Motel Transformed into Affordable Housing for Formerly Homeless

2 min read

Mercy Housing California announced the opening of its newest affordable housing community, Boulevard Court.

By Jessica Fiur, News Editor

Sacramento, Calif.—Mercy Housing California, the regional division of national nonprofit Mercy Housing Inc., announced the opening of its newest affordable housing community, Boulevard Court. Once a run-down 101-room motel, the new community will feature 37 studio and 37 one-bedroom apartments for disabled, formerly homeless individuals.

It’s very important to the people of Mercy Housing that Boulevard Court is able to help those in need.

“The approach of getting people housed in a permanent, independent environment, coupled with extensive support services, is the most likely path to end the cycle of homelessness,” Stephan Daues, regional director housing development, Mercy Housing California, tells MHN. “Once someone gets their basic needs meet, they are ready to start making positive changes in their lives. There are many successful examples of this housing-first, harm-reduction model. It is the one model of housing that we believe every community should provide to give folks an opportunity to be successful.”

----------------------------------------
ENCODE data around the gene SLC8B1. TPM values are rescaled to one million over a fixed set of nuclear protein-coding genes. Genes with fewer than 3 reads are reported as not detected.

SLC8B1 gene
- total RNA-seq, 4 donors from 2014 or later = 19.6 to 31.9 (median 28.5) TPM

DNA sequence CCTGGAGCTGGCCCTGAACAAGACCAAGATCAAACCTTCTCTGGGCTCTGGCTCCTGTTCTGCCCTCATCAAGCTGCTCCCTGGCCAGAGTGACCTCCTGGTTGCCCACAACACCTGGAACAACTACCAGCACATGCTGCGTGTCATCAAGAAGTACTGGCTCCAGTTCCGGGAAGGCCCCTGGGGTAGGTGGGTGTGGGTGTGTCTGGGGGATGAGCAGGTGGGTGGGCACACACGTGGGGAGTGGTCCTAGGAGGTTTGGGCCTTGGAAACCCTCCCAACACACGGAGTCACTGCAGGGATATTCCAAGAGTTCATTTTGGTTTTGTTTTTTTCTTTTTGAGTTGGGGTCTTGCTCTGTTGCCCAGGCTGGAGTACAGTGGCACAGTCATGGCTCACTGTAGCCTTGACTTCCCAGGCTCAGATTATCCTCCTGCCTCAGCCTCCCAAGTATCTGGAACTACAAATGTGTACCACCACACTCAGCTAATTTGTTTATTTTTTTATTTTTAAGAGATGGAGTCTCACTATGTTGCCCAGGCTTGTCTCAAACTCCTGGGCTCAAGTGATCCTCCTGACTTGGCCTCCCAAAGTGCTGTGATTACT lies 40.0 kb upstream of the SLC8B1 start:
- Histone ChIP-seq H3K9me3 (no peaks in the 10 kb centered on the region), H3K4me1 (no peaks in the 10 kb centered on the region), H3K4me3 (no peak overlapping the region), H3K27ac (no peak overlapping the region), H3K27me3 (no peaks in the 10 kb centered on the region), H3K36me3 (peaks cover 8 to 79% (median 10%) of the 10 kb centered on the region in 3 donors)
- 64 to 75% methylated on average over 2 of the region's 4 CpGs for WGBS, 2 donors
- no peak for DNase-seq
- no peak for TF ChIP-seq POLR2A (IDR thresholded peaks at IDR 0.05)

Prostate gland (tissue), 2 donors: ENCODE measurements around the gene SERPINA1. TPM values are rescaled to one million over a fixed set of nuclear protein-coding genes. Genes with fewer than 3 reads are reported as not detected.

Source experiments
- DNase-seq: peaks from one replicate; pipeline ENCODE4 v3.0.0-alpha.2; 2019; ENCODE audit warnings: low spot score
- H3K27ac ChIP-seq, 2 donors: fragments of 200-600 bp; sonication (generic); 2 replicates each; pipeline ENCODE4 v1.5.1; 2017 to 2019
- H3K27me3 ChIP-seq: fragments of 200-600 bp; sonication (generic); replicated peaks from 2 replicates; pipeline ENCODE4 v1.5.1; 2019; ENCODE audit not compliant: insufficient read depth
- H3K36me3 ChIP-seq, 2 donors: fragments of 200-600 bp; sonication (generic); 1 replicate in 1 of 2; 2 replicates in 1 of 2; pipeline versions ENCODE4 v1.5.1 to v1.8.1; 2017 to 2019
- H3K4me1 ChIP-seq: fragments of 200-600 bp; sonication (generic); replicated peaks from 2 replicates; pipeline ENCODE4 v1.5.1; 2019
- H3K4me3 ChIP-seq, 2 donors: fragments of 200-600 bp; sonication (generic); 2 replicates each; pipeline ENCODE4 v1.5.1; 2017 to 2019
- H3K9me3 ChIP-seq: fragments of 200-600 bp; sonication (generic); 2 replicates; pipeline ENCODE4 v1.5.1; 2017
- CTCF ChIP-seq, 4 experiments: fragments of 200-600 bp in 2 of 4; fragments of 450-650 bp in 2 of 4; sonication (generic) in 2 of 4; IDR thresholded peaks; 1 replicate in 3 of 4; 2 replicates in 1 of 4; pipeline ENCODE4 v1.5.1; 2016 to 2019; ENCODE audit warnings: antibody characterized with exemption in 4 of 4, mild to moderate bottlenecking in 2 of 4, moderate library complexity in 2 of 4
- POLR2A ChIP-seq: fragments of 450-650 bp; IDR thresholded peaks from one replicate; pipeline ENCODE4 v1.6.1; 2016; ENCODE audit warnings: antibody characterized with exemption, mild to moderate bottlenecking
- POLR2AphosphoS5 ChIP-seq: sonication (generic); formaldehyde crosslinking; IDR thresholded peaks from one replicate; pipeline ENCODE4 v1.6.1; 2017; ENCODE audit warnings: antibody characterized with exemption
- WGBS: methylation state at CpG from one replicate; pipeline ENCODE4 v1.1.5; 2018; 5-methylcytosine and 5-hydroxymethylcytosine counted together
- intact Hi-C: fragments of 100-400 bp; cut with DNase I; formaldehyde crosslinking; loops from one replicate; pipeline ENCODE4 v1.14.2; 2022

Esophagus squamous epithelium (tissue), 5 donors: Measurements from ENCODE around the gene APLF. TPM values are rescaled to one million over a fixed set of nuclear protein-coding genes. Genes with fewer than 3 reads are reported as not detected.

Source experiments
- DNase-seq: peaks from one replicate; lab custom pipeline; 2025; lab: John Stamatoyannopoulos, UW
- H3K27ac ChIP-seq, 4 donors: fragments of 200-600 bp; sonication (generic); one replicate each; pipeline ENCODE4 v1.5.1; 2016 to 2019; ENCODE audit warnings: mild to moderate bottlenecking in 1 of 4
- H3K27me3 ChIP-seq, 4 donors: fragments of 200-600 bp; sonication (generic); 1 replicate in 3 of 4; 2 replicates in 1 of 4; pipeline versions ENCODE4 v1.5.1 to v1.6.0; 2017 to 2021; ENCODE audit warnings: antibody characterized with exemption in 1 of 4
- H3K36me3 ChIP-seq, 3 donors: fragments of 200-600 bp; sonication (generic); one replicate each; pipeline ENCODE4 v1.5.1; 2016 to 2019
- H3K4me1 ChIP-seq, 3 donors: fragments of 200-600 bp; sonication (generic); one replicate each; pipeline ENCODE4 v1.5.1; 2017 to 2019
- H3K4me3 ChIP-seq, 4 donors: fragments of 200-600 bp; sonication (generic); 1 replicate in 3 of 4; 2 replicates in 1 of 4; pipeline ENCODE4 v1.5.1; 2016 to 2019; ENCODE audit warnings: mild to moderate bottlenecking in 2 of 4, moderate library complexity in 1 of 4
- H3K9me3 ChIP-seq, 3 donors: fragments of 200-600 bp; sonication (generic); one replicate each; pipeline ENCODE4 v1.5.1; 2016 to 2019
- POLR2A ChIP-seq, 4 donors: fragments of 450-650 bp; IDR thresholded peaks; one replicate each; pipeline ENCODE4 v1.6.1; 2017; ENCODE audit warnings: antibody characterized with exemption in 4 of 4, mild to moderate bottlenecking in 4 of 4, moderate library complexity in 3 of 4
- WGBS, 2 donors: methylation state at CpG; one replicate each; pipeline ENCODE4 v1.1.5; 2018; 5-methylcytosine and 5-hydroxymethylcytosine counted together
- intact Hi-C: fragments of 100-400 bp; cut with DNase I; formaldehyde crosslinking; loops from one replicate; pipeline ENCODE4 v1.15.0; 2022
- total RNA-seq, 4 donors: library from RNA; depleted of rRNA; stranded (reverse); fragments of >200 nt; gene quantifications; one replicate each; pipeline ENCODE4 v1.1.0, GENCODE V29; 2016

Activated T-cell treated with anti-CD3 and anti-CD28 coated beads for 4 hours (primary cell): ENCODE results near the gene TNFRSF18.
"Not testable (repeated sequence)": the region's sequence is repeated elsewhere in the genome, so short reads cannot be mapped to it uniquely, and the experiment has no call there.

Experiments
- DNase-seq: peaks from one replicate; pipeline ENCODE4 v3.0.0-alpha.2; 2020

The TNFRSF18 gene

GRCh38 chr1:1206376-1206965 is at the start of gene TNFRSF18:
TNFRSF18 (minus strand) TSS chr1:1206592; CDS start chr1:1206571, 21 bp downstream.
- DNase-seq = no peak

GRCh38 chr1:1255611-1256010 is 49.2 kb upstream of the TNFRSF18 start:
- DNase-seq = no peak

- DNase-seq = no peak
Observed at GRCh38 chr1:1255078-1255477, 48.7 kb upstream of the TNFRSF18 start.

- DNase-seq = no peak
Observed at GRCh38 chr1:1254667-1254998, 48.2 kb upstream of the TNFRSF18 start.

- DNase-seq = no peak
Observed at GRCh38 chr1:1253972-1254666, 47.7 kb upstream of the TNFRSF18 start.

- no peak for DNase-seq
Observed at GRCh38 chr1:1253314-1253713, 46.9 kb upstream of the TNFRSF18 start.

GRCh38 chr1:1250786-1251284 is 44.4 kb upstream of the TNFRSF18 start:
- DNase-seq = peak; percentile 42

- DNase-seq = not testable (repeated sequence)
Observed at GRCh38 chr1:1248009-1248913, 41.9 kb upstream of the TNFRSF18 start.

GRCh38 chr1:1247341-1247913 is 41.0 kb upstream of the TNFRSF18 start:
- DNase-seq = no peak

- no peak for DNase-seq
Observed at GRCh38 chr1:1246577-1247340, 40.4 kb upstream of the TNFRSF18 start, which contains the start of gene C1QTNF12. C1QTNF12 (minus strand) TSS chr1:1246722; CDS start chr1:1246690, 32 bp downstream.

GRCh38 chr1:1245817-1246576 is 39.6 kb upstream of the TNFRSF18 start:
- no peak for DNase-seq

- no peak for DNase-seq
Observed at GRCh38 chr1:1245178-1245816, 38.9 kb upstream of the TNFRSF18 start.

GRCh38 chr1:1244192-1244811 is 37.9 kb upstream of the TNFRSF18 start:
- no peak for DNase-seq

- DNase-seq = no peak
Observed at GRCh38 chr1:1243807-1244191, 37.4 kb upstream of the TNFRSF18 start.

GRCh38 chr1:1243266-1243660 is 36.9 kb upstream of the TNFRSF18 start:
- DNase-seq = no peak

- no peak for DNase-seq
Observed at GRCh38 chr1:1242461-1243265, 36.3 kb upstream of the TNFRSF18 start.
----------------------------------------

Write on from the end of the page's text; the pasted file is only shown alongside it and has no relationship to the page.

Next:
Budget Inn, before it was transformed to Boulevard Court

Boulevard Court will include additional community space not part of the former Budget Inn (the original motel on the property), including a computer room, lounge, laundry room and a part-time Federal Qualified Health Center. According to a representative at Boulevard Courts, the rent will be 30 percent of the residents’ incomes.

To ensure that residents are able to maintain their housing while being able to have care for their disabilities, Mercy Housing partnered with local service providers The Effort and Turning Point Community Programs. The Effort provides medical care and specializes in clinics that treat substance abuse and mental health issues. Turning Point will also provide mental health services and programs for Boulevard Court residents.

“When you treat homelessness, you treat mental health,” Jonathan Porteus, CEO, The Effort, says. “People with mental health and substance abuse issues are much more respectful of their own property and others when they are living in their home. We strongly believe in this housing-first model. What is more likely to get you in treatment: sitting in a tarp down by the river with a crack pipe, or sitting in your apartment near a counselor?”

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